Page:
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Investing Specialists

Retirement 'Bucket' Portfolios for Fidelity Investors

These portfolios are composed exclusively of funds on offer from the Boston giant.

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Editor's Note: These portfolios were updated on June 10, 2019.

My model "bucket" portfolios are composed of funds that our analysts consider best of breed. But they also assume that investors don't mind running hither and thither to put together their portfolios--a Vanguard fund here, a Primecap fund there, and a Fidelity fund thrown in for good measure.

But rather than assembling a portfolio of "onesies," many investors would prefer to deal with as few investment providers as possible. Of course, most of the big providers allow investors to buy funds from other firms on their platforms without paying any additional transaction fees, but those no-transaction-fee fund menus don't include everything. A Vanguard investor will pay a transaction fee to buy a Fidelity fund, for example, and T. Rowe Price investors will have to pay transaction fees to buy Vanguard funds on the T. Rowe platform.

In recognition of the fact that some investors would prefer to do business with a single fund family and stick with the "house brand" of mutual funds, I've created fund-family-specific model portfolios. These portfolios--geared toward retirees with varying time horizons/life expectancies--are best for investors in tax-deferred accounts such as IRAs. 

Bucket Basics
Before we get into the specifics, let's review the basic concept of bucket retirement portfolios, pioneered by financial-planning guru Harold Evensky. The central premise is that the retiree holds a cash bucket alongside his or her long-term assets, both stocks and bonds. If the long-term components of the portfolio, especially stocks, hit a rough patch, the cash bucket ensures that the retiree has enough liquid assets to use for living expenses. That cash cushion helps ensure that the retiree doesn't have to sell any long-term assets when they're at a low ebb and also provides valuable peace of mind. But the cash also drags on performance in an upward-trending market, which is one reason that retirees should limit the cash bucket to one to two years' worth of living expenses, at most.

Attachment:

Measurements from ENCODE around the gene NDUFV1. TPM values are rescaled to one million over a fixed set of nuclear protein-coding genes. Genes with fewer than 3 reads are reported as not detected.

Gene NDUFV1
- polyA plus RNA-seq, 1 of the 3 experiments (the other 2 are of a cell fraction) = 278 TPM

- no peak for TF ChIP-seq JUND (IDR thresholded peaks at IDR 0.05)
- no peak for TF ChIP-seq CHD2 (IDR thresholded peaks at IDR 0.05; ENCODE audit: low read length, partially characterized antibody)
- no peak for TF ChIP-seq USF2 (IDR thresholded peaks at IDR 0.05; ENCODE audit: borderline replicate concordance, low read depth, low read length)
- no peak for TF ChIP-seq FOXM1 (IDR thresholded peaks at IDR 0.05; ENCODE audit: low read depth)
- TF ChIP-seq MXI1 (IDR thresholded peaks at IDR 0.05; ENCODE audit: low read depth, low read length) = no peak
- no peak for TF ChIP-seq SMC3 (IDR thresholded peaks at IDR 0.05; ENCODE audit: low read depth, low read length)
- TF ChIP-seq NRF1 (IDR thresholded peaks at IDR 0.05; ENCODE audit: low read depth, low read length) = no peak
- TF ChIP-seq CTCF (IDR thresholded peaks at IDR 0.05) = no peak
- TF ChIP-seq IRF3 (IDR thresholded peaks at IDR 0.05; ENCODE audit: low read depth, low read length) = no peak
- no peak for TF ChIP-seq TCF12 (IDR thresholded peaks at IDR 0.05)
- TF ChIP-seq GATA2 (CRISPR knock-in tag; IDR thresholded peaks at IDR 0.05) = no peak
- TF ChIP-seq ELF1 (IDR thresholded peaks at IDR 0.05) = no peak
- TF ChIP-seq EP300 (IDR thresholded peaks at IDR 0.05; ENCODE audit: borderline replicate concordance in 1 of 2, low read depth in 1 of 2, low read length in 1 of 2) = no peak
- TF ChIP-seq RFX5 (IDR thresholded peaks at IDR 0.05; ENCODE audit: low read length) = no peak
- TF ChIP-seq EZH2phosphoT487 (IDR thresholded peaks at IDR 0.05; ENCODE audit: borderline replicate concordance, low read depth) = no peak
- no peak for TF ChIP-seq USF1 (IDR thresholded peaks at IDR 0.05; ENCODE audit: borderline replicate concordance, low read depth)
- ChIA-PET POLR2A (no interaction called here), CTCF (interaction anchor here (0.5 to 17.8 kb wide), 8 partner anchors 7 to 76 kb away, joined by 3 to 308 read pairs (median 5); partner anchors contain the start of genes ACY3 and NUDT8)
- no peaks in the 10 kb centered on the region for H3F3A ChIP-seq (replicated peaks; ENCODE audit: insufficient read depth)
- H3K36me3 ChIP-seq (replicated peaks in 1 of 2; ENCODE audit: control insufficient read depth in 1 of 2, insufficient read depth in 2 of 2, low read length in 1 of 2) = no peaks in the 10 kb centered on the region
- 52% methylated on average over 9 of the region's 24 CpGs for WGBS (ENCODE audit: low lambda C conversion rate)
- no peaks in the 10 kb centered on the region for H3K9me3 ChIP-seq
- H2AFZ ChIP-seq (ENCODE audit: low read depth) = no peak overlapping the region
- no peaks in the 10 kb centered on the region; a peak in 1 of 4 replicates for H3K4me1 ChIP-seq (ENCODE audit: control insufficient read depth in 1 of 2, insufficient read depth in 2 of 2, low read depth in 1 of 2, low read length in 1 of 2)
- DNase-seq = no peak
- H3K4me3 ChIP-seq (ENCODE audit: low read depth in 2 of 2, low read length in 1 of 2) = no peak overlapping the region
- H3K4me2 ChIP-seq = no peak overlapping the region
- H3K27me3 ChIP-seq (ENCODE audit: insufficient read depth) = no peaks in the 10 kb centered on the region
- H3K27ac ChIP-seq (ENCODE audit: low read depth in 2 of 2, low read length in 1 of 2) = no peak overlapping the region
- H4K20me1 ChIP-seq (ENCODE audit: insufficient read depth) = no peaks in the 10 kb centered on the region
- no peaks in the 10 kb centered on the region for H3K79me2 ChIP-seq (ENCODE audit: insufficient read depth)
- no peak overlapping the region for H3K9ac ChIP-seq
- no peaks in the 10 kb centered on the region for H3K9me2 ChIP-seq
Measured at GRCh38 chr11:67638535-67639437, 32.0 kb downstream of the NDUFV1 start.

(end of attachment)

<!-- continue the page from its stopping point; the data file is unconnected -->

I've used Morningstar's Lifetime Allocation Indexes to guide the portfolios' long-term asset allocations and employed  Morningstar Medalist funds, as well as the insights of our analysts, to help populate them. The portfolios are designed to be strategic--that is, they're meant to be bought, held, and rebalanced--rather than tactical. I'll make changes only when there's a meaningful negative development in one of our holdings, or if another investment that I like better becomes available. In short, I expect to make very few changes to these portfolios over time, because many retirees don't want to have to make frequent trades in their portfolios, either.

It's also worth noting that the goal of the portfolios isn't to outperform every other retirement portfolio or strategy ever devised. Rather, the objective is to illustrate sound portfolio-construction and cash-flow-generation principles--particularly important given the very low yields available in the market today. Nor do retirees need to completely upend their portfolios in order to implement a similar bucket strategy. Assuming they have solid core building blocks--both stock and bond holdings--they have most of the raw ingredients needed for a bucket portfolio.

Aggressive Bucket Portfolio
Anticipated Time Horizon:25 or more years

Bucket 1: Years 1-2
8%: Cash (certificates of deposit, money market accounts, and so forth; percentages will vary based on amount of assets and spending rate)

The goal of this portion of the portfolio is to provide money for cash needs in years one and two of retirement. The size of this bucket--in both percentage and dollar terms--will vary depending on the retiree's income needs and total assets. For example, a retiree with a $1 million portfolio who's withdrawing just $30,000 a year from her portfolio would have only 6% ($60,000) of her portfolio in cash (her $30,000 annual living expenses times two years).

Bucket 2: Years 3-10
7%:  Fidelity Short-Term Bond (FSHBX)
20%:  Fidelity Total Bond (FTBFX)
10%:  Fidelity Strategic Real Return (FSRRX)